[Editor’s Note: Marijuana-centric clothing is becoming fashionable, which is added evidence of the normalization of cannabis.]
Thumping, playful club music and darting green lasers straight out of The Matrix greet visitors entering the studio space in Downtown Manhattan where Sundae School, a cannabis lifestyle brand, is showing their Fall/Winter 2019 collection as part of New York Fashion Week: Men’s.
The wall behind the runway is set up to look like a computer screen in a government lab. One tab displays a timer ominously counting down the seconds until the show starts. Other tabs pop up around it, appearing to display mathematical charts and graphs. I realize, upon closer inspection, that they are all about weed.
The timer runs out, the graphics show a user named “KOREANJESUS420” logging in, and the models start to walk.
In the nearly two years that Sundae School has been in the fashion game, they’ve taken streetwear to new heights—and highs. They categorize their pieces as “smokewear,” breathing new life into the passé stereotype that if you’re a stoner, you’re likely decked out in a drug rug and Phish t-shirt.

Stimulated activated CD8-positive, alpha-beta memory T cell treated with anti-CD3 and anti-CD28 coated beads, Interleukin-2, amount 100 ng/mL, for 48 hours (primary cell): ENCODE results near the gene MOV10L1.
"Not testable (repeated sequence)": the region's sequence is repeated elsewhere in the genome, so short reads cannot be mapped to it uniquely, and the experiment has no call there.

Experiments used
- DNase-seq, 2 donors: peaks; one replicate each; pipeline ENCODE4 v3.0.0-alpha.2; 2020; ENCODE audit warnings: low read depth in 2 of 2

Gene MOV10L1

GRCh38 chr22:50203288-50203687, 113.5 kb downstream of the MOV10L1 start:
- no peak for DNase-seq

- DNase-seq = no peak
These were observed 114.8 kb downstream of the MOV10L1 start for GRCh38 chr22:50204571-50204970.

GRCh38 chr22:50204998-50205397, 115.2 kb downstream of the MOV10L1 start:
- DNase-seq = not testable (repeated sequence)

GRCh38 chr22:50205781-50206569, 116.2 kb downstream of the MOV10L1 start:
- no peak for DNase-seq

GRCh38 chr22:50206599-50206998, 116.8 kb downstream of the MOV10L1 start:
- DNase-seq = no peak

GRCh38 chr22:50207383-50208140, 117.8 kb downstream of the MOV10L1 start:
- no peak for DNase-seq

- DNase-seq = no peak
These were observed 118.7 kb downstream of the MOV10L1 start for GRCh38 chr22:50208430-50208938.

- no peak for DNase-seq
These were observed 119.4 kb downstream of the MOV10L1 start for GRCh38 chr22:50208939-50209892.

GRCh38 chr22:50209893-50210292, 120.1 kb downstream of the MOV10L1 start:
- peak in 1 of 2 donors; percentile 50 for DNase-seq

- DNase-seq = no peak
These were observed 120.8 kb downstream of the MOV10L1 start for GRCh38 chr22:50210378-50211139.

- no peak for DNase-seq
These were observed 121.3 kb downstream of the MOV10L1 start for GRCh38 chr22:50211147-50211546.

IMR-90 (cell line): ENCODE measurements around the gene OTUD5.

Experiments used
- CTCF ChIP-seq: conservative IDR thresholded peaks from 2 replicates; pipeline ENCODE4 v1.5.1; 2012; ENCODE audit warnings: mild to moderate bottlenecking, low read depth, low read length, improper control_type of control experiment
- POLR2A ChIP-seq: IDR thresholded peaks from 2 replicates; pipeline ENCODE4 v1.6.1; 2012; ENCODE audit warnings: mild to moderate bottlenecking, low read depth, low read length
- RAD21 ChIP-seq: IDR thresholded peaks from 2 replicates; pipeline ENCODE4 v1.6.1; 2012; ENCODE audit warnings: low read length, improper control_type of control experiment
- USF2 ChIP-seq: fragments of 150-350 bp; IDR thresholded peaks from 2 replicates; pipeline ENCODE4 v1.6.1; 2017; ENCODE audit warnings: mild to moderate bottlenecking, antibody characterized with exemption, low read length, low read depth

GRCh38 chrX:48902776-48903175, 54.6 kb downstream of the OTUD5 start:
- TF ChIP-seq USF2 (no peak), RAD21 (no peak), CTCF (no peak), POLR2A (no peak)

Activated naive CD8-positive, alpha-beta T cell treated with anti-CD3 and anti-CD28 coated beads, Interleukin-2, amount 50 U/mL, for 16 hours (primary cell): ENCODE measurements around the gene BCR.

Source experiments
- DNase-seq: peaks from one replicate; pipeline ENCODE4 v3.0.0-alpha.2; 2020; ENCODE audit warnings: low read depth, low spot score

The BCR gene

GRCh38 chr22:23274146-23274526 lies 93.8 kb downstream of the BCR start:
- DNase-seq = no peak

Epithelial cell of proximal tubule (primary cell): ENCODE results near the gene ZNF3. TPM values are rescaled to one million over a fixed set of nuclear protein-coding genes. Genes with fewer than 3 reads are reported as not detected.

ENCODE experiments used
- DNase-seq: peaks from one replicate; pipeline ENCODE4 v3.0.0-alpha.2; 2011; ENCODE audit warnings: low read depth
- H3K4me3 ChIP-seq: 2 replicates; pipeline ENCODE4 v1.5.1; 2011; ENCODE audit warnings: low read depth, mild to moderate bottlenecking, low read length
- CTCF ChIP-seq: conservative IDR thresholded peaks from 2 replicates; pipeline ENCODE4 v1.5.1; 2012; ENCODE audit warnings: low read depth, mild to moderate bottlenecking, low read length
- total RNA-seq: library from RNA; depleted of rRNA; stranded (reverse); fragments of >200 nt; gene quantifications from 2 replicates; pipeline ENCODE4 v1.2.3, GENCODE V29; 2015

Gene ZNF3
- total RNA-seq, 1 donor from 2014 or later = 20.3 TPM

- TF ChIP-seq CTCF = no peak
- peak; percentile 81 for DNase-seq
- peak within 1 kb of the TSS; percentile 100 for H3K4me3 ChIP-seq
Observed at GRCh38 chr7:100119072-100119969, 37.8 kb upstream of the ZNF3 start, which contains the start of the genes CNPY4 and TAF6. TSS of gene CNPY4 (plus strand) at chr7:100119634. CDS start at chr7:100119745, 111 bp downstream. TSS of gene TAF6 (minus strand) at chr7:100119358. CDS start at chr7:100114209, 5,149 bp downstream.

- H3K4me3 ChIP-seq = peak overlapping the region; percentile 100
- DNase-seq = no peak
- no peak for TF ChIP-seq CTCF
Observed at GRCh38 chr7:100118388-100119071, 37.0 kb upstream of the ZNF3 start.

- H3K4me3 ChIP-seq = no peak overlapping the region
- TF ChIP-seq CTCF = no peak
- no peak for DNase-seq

“We have a beanie that says “Blazed but professional,” says creative director, Dae Lim. “You can be both.”
This new collection, titled “The Green Rush,” is an ode and a foreshadowing, says Lim, inspired by the recent legalization of medical marijuana in his native South Korea and the impending recreational legalization in New York. The moniker is a tribute to the California Gold Rush, from which he draws many similarities to the present cannabis industry.
“This is not the first time history has manifested in this phenomenon before,” he says, referencing also the Japanese colonization of Korea in 1910. “We want to show the vibrance and ability in the legal cannabis market, but also the story of greed. It’s really a gamble, and [achieving success] is about the right timing and arbitrage moments.”
Though much of what we typically see on a catwalk favors art over functionality, Sundae School’s clothes are meant to be worn. “We really focused on the comfort and fit, while keeping it elevated,” says Lim. He aimed to make garments that are comfortable to walk and move in, whether at work in an office, at school studying, or simply blazing on your couch.
All of the pants, for example, are technically sweatpants. “They are all elastic and machine washable. We wanted to make something that will last after being handled.”
As the young brand grows in prominence and popularity (the clothes were recently picked up by Barneys in New York and Los Angeles, bless), it remains unapologetically marijuana-centric. During the show, a few of the models brandish lighters when pausing for photographs, and all are adorned with red eye shadow, reminiscent of bloodshot eyes.
When asked if he considers his work “high fashion,” Lim joked, “I was high when I made the clothes, so yeah.”